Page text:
The funds sought for the Cholera Inter-Sector Response Strategy for Haiti launched today will go towards getting additional doctors, medicines and water purification equipment to respond to the epidemic, which has spread quickly since it was first confirmed on 22 October.
19 October 2010 – With 1.3 million people still living in spontaneously formed camps nine months after a massive earthquake devastated Haiti, a United Nations expert today called for a shift in the focus of humanitarian operations and more urgency in launching the reconstruction process.
“Haiti is still living through a profound humanitarian crisis that affects the human rights of those displaced by the disaster,” Secretary-General Ban Ki moon’s Representative on the Human Rights of Internally Displaced Persons (IDP) Walter Kaelin said after a visit to the country, noting that camp residents include both those who lost their homes and others fleeing poverty exacerbated by the January quake, which killed more than 200,000 people.
14 October 2010 – The Security Council today voted to extend the mandate of the United Nations peacekeeping mission in Haiti until 15 October 2011, while underlining the significance of next month’s presidential and legislative polls in laying the foundation for a stable political environment in the impoverished Caribbean nation.
The country continues to rebuild in the wake of the devastating January earthquake, which killed an estimated 200,000 people and displaced about 1.3 million others. Countless buildings, including Government facilities, hospitals and schools, were also destroyed.
22 September 2010 – A joint assessment by two United Nations agencies has found that Haiti’s food sector is slowly beginning to recover but production remains well below the levels that existed prior to the January earthquake.
Despite the damage caused to Haiti’s food production systems by the devastating 7.0-magnitude quake and a late start of the 2010 spring rainy season, subsequent rains helped to support agricultural recovery, according to the UN Food and Agriculture Organization (FAO) and the World Food Programme (WFP).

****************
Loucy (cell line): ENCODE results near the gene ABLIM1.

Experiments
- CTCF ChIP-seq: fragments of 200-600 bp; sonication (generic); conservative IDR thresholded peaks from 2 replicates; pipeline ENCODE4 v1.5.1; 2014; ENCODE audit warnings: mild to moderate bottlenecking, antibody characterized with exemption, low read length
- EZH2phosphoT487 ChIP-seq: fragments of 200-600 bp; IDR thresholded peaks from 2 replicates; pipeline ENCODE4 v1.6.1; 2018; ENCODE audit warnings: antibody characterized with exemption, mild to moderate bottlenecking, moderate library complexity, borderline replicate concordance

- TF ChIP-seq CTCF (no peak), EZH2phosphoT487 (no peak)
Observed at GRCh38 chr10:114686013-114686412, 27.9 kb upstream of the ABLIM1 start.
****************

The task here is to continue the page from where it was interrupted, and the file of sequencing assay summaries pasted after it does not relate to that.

“Levels of food production could have been much worse,” said Mario Zappacosta, an economist with FAO’s Global Information and Early Warning System on Food and Agriculture.
19 August 2010 – United Nations projects in health, education, job creation, rubble removal, reproductive health and improving access to food have been approved for Haiti as the poor Caribbean country continues its effort to rebuild after January’s catastrophic earthquake.
The Interim Haitian Recovery Commission (IHRC), which was set up in April to coordinate and oversee the recovery and reconstruction campaign, announced yesterday in Port-au-Prince, the capital, that it will back $220 million worth of UN projects.
The UN Development Programme (UNDP) reported that it has received approval for a $65 million project to rehabilitate infrastructure, building on earlier cash-for-work projects that have given more than 120,000 jobs since the quake.
Public Information Notice (PIN) No. 10/112
August 6, 2010 - Public Information Notices (PINs) form part of the IMF's efforts to promote transparency of the IMF's views and analysis of economic developments and policies. With the consent of the country (or countries) concerned, PINs are issued after Executive Board discussions of Article IV consultations with member countries, of its surveillance of developments at the regional level, of post-program monitoring, and of ex post assessments of member countries with longer-term program engagements. PINs are also issued after Executive Board discussions of general policy matters, unless otherwise decided by the Executive Board in a particular case.